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dc.contributor.advisorOelfke, U
dc.contributor.authorKieselmann, J
dc.contributor.editorOelfke, U
dc.date.accessioned2019-11-14T16:22:22Z
dc.date.issued2019-09-30
dc.identifier.citation2019
dc.identifier.urihttps://repository.icr.ac.uk/handle/internal/3414
dc.description.abstractThe dramatic increase of magnetic resonance imaging (MRI) in daily treatment planning and response assessment of radiotherapy (RT) requires the development of reliable auto-segmentation algorithms for organs-at-risk (OARs) and radiation targets. The current practice of manual segmentation is subjective and time-consuming, particularly for head and neck cancer (HNC) patients. New methodologies based on machine learning offer ample opportunities to solve this problem. This thesis aimed to develop accurate and rapid auto-segmentation algorithms on MR images of HNC patients, employing established atlas-based algorithms and comparing the results with deep learning-based methods. The work is divided into design and implementation of auto-segmentation methods followed by extensive validation studies. For the latter, I developed a fully automated RT workflow enabling validation on purely geometric features of the automatically generated contours whose impact on key dosimetric features of a treatment plan was further analysed. A common challenge for medical image segmentation is the limited availability of data due to the associated cost of obtaining expert contours. Moreover, frequent updates of imaging protocols or scanners may prevent algorithms, developed on existing databases, from working well on newly-acquired images. I designed domain adaptation methods which leverage large databases from related application domains to tackle this problem. While both auto-segmentation strategies achieved clinically acceptable accuracy, atlas-based methods were slow and are, unlike deep learning-based models, difficult to share between hospitals due to data-confidentiality issues. Deep learning-based methods were able to alleviate the computational burden, generating contours within seconds. Moreover, when healthy tissue was infiltrated with irregular structures, deep learning was more accurate. In conclusion, I demonstrated that auto-segmentation was feasible and can change clinical practice. Moreover, domain adaptation strategies hold promise in mitigating problems with small datasets in medical imaging and in eliminating the need to acquire new annotated datasets for each change in imaging protocols.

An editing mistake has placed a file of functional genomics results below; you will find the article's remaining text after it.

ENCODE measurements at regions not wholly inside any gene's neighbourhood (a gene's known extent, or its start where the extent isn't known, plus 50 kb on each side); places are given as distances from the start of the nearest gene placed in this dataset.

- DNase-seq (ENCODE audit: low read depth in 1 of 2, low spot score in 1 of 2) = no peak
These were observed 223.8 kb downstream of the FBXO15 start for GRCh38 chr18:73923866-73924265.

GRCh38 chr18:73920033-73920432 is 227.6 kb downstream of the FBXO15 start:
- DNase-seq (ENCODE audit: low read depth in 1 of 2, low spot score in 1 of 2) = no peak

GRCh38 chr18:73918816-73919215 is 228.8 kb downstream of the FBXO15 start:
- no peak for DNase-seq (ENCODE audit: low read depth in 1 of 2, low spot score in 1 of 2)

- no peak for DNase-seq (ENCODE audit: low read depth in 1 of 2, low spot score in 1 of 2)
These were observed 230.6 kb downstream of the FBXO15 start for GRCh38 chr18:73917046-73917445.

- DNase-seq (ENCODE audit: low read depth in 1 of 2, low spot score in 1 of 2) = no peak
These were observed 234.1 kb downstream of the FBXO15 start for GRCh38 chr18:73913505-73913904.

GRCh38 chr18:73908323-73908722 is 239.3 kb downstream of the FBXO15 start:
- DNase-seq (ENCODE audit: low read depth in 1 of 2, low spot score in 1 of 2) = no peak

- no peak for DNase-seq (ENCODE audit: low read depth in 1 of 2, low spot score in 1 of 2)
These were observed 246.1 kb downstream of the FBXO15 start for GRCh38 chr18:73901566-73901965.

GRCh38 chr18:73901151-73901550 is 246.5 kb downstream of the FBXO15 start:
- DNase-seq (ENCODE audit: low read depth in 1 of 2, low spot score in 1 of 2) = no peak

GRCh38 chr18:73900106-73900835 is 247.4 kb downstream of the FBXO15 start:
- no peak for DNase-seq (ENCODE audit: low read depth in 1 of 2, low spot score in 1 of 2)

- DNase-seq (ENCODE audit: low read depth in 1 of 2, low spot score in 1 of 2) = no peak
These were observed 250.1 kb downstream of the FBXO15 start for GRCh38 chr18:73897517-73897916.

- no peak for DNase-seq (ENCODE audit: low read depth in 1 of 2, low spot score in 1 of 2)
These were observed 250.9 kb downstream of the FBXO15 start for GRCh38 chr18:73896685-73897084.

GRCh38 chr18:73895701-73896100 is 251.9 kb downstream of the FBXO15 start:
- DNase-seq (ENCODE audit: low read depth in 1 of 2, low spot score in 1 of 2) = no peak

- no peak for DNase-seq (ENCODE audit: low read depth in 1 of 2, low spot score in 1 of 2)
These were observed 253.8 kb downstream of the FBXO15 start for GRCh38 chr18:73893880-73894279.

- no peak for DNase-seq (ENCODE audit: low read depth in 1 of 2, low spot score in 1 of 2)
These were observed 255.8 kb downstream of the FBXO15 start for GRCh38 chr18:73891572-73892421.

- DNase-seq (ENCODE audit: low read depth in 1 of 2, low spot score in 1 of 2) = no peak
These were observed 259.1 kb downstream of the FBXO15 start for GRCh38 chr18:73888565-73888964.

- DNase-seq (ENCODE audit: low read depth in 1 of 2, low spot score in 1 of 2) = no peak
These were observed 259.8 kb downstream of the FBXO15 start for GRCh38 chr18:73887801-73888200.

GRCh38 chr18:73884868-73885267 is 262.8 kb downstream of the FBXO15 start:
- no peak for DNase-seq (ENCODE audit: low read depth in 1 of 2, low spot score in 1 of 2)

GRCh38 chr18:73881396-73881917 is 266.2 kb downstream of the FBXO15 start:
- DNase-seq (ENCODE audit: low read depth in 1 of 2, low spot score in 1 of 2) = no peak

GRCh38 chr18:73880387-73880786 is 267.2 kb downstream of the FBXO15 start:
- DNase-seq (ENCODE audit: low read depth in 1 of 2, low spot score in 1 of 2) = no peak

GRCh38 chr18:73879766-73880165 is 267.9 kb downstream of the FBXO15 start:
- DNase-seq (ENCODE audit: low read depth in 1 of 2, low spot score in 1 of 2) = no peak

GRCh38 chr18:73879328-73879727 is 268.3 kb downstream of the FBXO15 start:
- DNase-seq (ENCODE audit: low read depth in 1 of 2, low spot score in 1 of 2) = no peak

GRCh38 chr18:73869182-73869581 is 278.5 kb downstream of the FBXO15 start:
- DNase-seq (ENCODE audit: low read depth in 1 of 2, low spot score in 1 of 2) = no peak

dc.languageeng
dc.language.isoeng
dc.publisherInstitute of Cancer Research (University Of London)
dc.rights.urihttps://www.rioxx.net/licenses/all-rights-reserved
dc.subjectTheses, Doctoral
dc.subjectHead and Neck Cancer
dc.subjectMagnetic Resonance Imaging
dc.titleNovel concepts for automated segmentation to facilitate MRI-guided radiotherapy in head and neck cancer
dc.typeThesis or Dissertation
dcterms.accessRightsPublic
dcterms.licensehttps://www.rioxx.net/licenses/all-rights-reserved
rioxxterms.licenseref.urihttps://www.rioxx.net/licenses/all-rights-reserved
rioxxterms.licenseref.startdate2019-09-30
rioxxterms.typeThesis
pubs.notes6 months
pubs.organisational-group/ICR
pubs.organisational-group/ICR/Primary Group
pubs.organisational-group/ICR/Primary Group/ICR Divisions
pubs.organisational-group/ICR/Primary Group/ICR Divisions/Radiotherapy and Imaging
pubs.organisational-group/ICR/Primary Group/ICR Divisions/Radiotherapy and Imaging/Radiotherapy Physics Modelling
pubs.embargo.terms6 months
icr.researchteamRadiotherapy Physics Modellingen_US
dc.contributor.icrauthorKieselmann, Jenniferen
uketdterms.institutionInstitute of Cancer Research
uketdterms.qualificationlevelDoctoral
uketdterms.qualificationnamePh.D
dc.type.qualificationlevelDoctoral
dc.type.qualificationnamePh.D


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